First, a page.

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Tibetan monk Tenzin Delek Rinpoche in 1999. He was one of China’s most prominent political prisioners and the United States, European Union and international rights groups had called for his release.The Associated Press

Tibetan lama Tenzin Delek Rinpoche died in prison 13 years into serving a sentence for what human rights groups say were false charges that he was involved in a bombing in a public park. He was 65.

Relatives were informed of the death on July 12 but were not given details of how he died, according to New York-based Students for a Free Tibet. China's official Xinhua News Agency reported on July 19 that a prison guard found the monk suffering from respiratory failure about two hours after he began to take his usual nap on July 12. Prison doctors gave him emergency treatment for a heart attack and he was taken to hospital, where he died after further treatment, the report said.

Tenzin Delek was arrested in 2002 in relation to an April 3, 2002, blast in Chengdu city that injured three people. He was sentenced to death on charges of terrorism and incitement of separatism a few months later. His death sentence was commuted to life in prison in 2005, and later to 20 years' imprisonment (his co-defendant was executed in 2003). Tenzin Delek, who continued to maintain his innocence, was jailed in a prison in Dazhu county in Sichuan province, which borders the Tibetan region.

His body was cremated on July 16 in Chengdu city, against the wishes of relatives, who wanted his body to be released to them for a Buddhist funeral. About 30 Tibetans from his immediate family and students were allowed to see his body before the cremation and perform a short prayer, according to Students for a Free Tibet.

News of his death set off demonstrations in China last week that left more than 20 people injured, as well as protests in New Delhi and Dharamsala, India, where demonstrators carried placards reading, "Murdered in prison" and "We want justice."

"Tenzin Delek Rinpoche was an innocent monk who suffered over 13 years of unjust imprisonment, torture and abuse in a Chinese prison for simply advocating for the rights and well-being of his people and for expressing his devotion to His Holiness the Dalai Lama," his India-based cousin, Geshe Nyima, said in a statement released by Students for a Free Tibet.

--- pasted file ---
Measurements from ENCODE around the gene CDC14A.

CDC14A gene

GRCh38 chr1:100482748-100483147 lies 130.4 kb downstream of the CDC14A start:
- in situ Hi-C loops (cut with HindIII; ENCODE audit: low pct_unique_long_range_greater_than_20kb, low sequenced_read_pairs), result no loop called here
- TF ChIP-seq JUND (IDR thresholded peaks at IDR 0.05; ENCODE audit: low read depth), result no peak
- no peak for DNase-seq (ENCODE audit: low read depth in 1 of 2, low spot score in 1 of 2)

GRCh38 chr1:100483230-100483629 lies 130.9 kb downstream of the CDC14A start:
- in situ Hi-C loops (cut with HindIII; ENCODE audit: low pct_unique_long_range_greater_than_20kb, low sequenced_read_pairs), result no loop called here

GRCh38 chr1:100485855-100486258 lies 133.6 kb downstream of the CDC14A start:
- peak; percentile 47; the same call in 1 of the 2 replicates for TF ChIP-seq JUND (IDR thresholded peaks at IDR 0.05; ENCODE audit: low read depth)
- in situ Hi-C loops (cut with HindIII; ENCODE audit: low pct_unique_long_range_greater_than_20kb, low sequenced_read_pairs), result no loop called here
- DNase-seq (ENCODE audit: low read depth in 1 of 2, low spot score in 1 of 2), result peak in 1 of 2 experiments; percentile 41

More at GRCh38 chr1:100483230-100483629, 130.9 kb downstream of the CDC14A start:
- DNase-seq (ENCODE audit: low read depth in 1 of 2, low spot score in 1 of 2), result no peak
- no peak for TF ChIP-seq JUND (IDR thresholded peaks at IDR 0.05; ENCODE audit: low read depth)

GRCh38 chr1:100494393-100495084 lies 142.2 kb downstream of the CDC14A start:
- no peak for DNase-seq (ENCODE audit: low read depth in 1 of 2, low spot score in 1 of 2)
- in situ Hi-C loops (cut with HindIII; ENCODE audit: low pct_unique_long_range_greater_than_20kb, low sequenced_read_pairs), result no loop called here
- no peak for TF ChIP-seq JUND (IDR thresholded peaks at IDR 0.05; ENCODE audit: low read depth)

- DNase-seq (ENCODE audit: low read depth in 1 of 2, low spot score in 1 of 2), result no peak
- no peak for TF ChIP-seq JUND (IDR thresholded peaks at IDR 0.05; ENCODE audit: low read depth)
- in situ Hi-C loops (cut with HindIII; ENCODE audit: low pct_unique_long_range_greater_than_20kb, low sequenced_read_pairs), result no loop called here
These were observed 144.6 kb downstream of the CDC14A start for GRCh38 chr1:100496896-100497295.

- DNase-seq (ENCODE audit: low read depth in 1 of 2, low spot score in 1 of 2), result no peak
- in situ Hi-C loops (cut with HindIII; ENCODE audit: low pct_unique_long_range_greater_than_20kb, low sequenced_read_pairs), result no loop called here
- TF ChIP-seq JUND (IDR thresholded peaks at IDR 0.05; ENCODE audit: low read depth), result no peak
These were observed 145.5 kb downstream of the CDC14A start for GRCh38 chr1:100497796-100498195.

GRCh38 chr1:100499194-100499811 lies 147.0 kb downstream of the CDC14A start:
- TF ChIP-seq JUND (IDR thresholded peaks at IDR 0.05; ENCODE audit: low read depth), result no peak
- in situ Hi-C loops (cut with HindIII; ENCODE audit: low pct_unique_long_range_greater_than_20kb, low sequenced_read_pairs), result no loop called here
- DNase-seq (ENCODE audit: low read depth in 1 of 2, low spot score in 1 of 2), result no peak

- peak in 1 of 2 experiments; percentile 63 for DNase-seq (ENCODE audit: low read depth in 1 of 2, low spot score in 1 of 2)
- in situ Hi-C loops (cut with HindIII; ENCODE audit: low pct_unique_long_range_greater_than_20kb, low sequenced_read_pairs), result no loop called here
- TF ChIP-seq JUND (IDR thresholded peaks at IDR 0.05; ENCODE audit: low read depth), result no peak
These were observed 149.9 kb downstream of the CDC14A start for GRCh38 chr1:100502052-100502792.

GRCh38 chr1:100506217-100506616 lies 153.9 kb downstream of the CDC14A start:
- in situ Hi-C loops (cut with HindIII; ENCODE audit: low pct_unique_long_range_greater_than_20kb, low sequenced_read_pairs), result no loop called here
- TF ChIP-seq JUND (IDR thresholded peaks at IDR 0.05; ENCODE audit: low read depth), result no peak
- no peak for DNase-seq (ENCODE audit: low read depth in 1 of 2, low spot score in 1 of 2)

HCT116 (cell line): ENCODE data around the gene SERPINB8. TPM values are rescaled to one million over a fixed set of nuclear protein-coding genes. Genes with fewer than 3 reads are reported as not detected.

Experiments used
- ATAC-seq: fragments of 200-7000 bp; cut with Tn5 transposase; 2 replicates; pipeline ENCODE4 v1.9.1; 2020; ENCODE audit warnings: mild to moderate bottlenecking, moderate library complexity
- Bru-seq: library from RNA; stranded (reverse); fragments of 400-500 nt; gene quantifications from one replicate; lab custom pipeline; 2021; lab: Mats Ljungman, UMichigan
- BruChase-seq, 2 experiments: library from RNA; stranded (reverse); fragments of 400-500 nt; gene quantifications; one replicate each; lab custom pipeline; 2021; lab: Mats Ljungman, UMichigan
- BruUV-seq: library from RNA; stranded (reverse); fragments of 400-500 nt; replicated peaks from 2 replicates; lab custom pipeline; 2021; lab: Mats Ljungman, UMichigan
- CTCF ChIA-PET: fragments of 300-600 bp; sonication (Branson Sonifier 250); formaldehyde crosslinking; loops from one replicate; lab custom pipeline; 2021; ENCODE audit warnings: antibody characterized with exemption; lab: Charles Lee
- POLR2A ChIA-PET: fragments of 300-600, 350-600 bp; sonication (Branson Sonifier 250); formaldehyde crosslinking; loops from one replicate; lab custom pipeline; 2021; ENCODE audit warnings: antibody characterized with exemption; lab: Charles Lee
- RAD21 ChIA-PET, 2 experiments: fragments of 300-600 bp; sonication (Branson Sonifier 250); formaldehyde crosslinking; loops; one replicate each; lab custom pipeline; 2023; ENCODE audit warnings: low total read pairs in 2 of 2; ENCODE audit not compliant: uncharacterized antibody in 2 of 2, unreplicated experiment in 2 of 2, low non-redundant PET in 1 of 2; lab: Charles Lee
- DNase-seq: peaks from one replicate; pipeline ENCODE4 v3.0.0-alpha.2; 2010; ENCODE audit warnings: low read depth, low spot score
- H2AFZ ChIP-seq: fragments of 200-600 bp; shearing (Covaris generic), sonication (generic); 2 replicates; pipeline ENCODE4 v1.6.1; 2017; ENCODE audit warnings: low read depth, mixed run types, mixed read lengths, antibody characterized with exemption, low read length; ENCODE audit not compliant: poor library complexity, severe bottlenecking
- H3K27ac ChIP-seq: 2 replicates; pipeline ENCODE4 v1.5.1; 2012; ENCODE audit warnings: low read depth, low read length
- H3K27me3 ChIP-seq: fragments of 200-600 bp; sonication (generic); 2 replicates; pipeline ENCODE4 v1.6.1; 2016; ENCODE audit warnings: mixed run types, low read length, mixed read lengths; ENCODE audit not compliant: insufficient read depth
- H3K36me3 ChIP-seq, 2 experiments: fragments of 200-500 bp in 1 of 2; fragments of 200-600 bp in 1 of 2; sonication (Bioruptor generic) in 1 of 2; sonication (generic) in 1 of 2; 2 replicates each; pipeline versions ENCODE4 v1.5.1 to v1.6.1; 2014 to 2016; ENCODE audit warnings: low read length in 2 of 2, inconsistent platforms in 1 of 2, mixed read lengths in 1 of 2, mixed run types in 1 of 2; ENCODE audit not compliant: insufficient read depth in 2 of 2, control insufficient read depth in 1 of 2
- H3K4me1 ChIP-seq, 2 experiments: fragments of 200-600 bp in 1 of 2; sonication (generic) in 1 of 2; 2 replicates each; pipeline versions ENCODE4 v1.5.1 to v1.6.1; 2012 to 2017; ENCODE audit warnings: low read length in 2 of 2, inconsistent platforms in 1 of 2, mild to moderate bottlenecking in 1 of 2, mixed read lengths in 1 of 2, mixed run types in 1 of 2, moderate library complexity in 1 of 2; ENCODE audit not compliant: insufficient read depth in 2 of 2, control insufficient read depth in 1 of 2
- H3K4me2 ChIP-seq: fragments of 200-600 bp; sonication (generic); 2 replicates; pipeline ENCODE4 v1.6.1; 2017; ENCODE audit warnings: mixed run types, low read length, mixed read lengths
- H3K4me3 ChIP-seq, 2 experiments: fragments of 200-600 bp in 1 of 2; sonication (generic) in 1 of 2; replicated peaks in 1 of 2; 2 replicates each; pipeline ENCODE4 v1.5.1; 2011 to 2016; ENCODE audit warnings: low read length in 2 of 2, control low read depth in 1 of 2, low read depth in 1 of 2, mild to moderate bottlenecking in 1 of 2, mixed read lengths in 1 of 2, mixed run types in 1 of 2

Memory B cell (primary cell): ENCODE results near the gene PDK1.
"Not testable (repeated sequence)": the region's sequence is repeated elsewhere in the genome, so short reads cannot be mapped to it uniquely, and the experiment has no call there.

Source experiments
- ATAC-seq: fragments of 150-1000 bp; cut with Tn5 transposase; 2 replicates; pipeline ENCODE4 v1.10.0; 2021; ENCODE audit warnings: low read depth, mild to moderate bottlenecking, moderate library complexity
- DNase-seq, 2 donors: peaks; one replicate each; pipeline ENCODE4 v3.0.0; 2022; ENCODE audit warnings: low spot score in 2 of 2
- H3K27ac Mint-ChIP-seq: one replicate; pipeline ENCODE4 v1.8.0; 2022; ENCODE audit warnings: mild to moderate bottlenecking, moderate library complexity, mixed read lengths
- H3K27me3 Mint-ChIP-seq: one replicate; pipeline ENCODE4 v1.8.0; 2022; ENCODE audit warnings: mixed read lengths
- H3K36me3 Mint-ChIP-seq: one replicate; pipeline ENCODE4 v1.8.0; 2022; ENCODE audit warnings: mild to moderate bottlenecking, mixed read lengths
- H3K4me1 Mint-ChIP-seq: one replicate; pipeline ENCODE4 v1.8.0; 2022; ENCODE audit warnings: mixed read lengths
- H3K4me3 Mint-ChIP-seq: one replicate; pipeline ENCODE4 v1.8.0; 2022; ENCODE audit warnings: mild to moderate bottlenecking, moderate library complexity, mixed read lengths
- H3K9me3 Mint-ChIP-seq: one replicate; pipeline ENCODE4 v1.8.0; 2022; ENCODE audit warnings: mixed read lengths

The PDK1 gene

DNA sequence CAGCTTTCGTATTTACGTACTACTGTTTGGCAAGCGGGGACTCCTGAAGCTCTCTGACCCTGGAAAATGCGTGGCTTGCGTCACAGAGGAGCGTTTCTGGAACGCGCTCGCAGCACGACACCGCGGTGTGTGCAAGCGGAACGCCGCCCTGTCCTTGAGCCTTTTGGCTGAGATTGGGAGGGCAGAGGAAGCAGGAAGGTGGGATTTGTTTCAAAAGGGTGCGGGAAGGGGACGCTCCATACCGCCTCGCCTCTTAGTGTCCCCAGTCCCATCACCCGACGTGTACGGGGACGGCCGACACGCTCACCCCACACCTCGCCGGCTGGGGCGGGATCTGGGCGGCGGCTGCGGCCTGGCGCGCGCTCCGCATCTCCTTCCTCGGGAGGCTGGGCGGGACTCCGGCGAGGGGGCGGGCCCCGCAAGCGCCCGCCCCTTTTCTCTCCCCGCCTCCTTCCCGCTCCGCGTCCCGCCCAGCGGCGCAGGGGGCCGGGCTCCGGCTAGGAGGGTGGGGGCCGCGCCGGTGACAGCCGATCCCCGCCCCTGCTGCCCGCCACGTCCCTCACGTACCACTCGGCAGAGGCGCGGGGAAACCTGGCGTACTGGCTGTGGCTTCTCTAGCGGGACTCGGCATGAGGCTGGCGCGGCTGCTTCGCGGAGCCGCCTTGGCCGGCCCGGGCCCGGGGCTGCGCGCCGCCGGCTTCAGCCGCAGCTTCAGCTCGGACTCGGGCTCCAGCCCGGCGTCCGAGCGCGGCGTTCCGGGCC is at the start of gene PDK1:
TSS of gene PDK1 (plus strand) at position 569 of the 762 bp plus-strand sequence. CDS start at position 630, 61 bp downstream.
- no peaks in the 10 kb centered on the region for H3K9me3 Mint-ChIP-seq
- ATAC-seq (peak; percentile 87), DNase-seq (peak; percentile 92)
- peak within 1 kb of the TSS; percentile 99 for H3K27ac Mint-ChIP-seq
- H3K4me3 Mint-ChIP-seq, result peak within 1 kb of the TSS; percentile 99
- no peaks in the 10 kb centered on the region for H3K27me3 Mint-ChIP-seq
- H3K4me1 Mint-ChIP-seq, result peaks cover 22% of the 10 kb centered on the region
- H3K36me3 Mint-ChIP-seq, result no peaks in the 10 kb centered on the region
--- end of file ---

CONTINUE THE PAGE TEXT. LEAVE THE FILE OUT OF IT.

Last year, members of his family had applied for medical parole for him on the grounds that he suffered from a heart condition, high blood pressure, dizzy spells and problems with his legs that had caused him to fall on a number of occasions.

Born in 1950 in a Tibetan area of Sichuan, Tenzin Delek stayed in India from 1982 to 1987 to study under the Dalai Lama. During that time, the Dalai Lama recognized him as a tulku, or a reincarnated lama.

In 1987, Tenzin Delek returned to China, where he worked to establish monasteries, health clinics, small schools and orphanages, rising in prominence. Human rights groups said his relationship with Chinese officials took a turn for the worse when he rolled back attempts to clear forests and because of his support for the Dalai Lama, who is considered a separatist by the government.

The United States, the European Union and international rights groups had called upon China to release Tenzin Delek from prison.

China has ruled Tibet with an iron fist since it took over the region in 1950, and has cracked down heavily on those who support the Dalai Lama, who fled to India in 1959 after an abortive uprising.

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